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EDITOR’S LETTER
From the Editor’s Desk
Tragedy on the Hudson
The mid air collision between a Part 135 tour operator’s AS-350 Astar and a small
single engine airplane over the Hudson River was a tremendous tragedy I am sure we
can all agree. Seemingly minutes after, the media was “on the job” to “inform the
public,” provide up to minute “facts” surrounding the event and to speculate as to the
cause of the accident. Problem #1. In an effort to get to the story first the media
forgot one important element of the reporting process; get your facts straight. Prob-
lem #2. The media, too quickly, enlisted the assistance of several “expert” witnesses
to provide their input and provide insight to the story. Each time I saw another
“expert” comment “live” caused me to cringe. These people were not experts. For
Ron Whitney
the most part they were not helicopter pilots, nor had they ever actually flown in the airspace in
Managing Editor
which the incident occurred. All they managed to do was direct public opinion in a negative di-
rection. There is no question that the public has a right to know, the right to know if there is a haz-
ard, a danger. But the media has an obligation to do this in a responsible manner. They did not.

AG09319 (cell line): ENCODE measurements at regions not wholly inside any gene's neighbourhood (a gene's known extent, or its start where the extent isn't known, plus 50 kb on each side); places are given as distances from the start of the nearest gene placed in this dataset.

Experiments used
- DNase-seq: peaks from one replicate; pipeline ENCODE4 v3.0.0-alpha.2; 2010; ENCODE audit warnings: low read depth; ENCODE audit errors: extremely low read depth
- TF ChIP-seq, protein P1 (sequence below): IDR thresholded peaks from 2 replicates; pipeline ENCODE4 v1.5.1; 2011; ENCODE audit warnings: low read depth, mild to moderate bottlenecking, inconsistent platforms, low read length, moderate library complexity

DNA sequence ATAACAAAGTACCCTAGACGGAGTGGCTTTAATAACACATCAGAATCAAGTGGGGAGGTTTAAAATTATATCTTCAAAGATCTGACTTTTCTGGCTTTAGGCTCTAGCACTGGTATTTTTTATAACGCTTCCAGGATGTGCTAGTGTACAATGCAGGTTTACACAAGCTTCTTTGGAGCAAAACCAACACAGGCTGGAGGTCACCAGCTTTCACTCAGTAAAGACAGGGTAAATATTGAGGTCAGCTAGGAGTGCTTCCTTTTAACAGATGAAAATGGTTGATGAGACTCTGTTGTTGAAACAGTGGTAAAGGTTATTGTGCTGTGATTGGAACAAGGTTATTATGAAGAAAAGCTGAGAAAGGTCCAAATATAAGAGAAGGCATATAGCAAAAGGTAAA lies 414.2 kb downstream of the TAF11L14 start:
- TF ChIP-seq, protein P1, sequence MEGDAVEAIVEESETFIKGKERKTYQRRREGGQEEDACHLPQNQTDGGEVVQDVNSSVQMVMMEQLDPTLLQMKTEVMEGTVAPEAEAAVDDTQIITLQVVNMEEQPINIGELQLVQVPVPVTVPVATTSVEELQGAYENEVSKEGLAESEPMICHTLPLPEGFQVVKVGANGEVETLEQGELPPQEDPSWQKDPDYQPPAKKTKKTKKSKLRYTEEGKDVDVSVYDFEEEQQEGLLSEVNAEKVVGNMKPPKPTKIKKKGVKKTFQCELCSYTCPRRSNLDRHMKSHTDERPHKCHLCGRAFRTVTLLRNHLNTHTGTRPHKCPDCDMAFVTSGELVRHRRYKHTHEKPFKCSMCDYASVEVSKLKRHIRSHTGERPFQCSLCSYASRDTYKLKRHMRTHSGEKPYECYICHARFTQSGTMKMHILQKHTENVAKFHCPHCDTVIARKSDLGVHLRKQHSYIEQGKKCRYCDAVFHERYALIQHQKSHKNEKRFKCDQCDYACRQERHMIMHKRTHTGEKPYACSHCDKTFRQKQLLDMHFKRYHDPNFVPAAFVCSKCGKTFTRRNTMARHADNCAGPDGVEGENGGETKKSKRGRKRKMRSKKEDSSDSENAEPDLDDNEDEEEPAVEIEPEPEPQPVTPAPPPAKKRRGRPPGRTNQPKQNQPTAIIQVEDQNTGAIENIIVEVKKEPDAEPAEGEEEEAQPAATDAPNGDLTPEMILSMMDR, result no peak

Shortly after these stories aired the politicians came running, in droves. They too had no business
commenting, short of the facts, until the NTSB and FAA had an opportunity to discover the actual
cause of the accident.
I had the experience of flying in this specific area several years ago while performing waterway
surveillance and water sampling flights for the EPA. Each day our route took us through the Class
B triangle of Newark, La Guardia, and Kennedy as well as along the Hudson River, East River, and
New York Harbor. This is congested airspace to be sure. Congested, but quite manageable. For
the one thing you will quickly learn is that the pilots who operate in this airspace are true profes-
sionals who will be quick to advise should you stray from the accepted procedures. There is no sub-
stitute for training and experience. The tour operators in the New York area, as well as the Part 91
and Part 135 Corporate operators go to great lengths to insure their crews operate in a safe, pro-
fessional and compliant fashion.
Shortly after the incident the FAA’s Randy Babbitt directed a review of the airspace and pro-
cedures. Gathering the local experts, operators, industry and association representatives the FAA
went about affecting reasonable changes. The result is now well along the process of becoming reg-
ulatory. The manner and speed at which this has been accomplished is impressive and the FAA
should be commended.
Just my opinion,
Ron Whitney
Managing Editor
4 ROTORCRAFT PROFESSIONAL • September 2009
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